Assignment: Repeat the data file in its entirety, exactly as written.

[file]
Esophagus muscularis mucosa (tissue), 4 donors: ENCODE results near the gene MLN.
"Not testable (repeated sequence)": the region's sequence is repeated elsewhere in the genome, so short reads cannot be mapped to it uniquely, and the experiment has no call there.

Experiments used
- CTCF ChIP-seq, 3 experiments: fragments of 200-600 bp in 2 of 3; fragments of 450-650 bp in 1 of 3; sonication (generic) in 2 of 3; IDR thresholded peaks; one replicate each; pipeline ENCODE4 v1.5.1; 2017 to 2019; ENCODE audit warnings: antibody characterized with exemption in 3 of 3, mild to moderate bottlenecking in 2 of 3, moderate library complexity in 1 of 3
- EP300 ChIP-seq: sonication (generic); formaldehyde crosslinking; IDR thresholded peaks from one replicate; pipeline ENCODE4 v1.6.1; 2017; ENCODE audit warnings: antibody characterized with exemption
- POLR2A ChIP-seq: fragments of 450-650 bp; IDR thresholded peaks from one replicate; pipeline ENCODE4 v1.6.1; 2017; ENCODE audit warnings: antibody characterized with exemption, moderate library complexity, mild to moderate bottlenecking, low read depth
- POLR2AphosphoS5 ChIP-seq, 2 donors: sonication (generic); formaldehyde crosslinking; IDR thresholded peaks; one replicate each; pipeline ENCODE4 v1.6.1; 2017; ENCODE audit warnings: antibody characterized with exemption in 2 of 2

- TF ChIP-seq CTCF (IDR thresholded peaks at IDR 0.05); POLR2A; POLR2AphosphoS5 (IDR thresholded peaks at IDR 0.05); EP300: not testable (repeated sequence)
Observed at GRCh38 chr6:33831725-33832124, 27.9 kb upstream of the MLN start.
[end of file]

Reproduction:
Esophagus muscularis mucosa (tissue), 4 donors: ENCODE results near the gene MLN.
"Not testable (repeated sequence)": the region's sequence is repeated elsewhere in the genome, so short reads cannot be mapped to it uniquely, and the experiment has no call there.

Experiments used
- CTCF ChIP-seq, 3 experiments: fragments of 200-600 bp in 2 of 3; fragments of 450-650 bp in 1 of 3; sonication (generic) in 2 of 3; IDR thresholded peaks; one replicate each; pipeline ENCODE4 v1.5.1; 2017 to 2019; ENCODE audit warnings: antibody characterized with exemption in 3 of 3, mild to moderate bottlenecking in 2 of 3, moderate library complexity in 1 of 3
- EP300 ChIP-seq: sonication (generic); formaldehyde crosslinking; IDR thresholded peaks from one replicate; pipeline ENCODE4 v1.6.1; 2017; ENCODE audit warnings: antibody characterized with exemption
- POLR2A ChIP-seq: fragments of 450-650 bp; IDR thresholded peaks from one replicate; pipeline ENCODE4 v1.6.1; 2017; ENCODE audit warnings: antibody characterized with exemption, moderate library complexity, mild to moderate bottlenecking, low read depth
- POLR2AphosphoS5 ChIP-seq, 2 donors: sonication (generic); formaldehyde crosslinking; IDR thresholded peaks; one replicate each; pipeline ENCODE4 v1.6.1; 2017; ENCODE audit warnings: antibody characterized with exemption in 2 of 2

- TF ChIP-seq CTCF (IDR thresholded peaks at IDR 0.05); POLR2A; POLR2AphosphoS5 (IDR thresholded peaks at IDR 0.05); EP300: not testable (repeated sequence)
Observed at GRCh38 chr6:33831725-33832124, 27.9 kb upstream of the MLN start.